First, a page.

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By Neal Rogers
To the cheers of a partisan crowd, BMC’s Jeff Louder won the queen stage of the Larry H. Miller Tour of Utah Saturday, a grueling slog from Park City to Snowbird Ski Resort that delivered 15,000 feet of climbing and three KOM points over 98.7 miles.
At Snowbird Ski Resort at the top of Little Cottonwood Canyon the Salt Lake City native finished seconds ahead of Garmin-Chipotle’s race leader Blake Caldwell, who finished second on the stage. Team Type 1’s Glen Chadwick, less than one week off a return flight from Beijing, finished third.
With the win, Louder moved into second overall, just 7 seconds behind Caldwell with only a flat 7.5-mile time trial remaining.
The Tour of Utah general classification has come down to a two-man battle between Louder, a stronger time trialist, and Caldwell, a young rider on the form of his career looking to draw power from the yellow jersey.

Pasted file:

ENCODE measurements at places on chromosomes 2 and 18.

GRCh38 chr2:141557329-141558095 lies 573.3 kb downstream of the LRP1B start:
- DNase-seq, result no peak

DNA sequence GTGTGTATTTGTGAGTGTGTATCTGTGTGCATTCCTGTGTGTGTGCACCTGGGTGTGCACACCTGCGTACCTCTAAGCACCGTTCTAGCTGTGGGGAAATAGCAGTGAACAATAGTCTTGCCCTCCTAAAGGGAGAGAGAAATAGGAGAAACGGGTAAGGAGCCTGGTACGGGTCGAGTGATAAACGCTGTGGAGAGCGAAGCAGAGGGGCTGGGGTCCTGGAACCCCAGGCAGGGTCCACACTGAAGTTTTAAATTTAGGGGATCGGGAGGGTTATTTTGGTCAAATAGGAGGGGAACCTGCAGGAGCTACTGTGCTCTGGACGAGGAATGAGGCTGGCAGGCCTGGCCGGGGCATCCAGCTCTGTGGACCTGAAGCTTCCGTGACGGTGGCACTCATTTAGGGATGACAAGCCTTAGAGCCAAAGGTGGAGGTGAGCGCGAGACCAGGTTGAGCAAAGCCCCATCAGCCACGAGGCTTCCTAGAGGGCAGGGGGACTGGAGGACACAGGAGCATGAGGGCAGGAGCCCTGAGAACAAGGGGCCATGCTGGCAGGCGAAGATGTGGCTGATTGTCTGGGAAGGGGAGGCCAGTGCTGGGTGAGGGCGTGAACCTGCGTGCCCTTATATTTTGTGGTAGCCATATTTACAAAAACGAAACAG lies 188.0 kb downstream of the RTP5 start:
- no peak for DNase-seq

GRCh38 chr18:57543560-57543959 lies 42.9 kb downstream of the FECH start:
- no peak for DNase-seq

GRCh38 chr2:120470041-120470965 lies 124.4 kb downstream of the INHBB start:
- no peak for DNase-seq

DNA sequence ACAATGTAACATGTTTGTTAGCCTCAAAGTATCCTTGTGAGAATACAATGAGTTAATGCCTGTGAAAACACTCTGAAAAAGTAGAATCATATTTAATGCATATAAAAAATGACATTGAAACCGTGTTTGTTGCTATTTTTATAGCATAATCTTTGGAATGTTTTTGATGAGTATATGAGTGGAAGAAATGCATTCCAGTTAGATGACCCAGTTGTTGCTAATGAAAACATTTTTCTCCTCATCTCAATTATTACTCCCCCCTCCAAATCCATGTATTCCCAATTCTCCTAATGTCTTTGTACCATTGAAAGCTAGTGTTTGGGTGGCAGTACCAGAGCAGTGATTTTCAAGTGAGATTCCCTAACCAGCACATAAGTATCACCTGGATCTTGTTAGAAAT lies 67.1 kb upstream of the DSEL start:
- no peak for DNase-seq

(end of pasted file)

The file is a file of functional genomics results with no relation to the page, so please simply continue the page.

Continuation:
If last month’s Cascade Cycling Classic is any indication, the advantage goes to Louder. The BMC rider finished second on the hilly 15-mile TT, 1:15 behind Astana’s Levi Leipheimer, while Caldwell finished 28th, 2:41 down, or 1:26 behind Louder. But Saturday’s stage winner said the race was far from over.
“I don’t have the yellow jersey on, and Blake does,” Louder said. “And he’s obviously riding very well. If I don’t beat him, he deserves to win. It’s not a done deal by any means. There’s not much to do tomorrow but go all out and see what happens.”
Heading into the stage thirteen men, all strong climbers, sat within 28 seconds of Caldwell. Three climbs awaited, including the winding and scenic 8-mile climb up Alpine Loop, which peaked at mile 59, and the smaller 4-mile climb up Highland Boulevard, which peaked at mile 80. From there, the peloton descended to the bottom of Little Cottonwood Canyon, a 13-mile pitch that finished at Snowbird.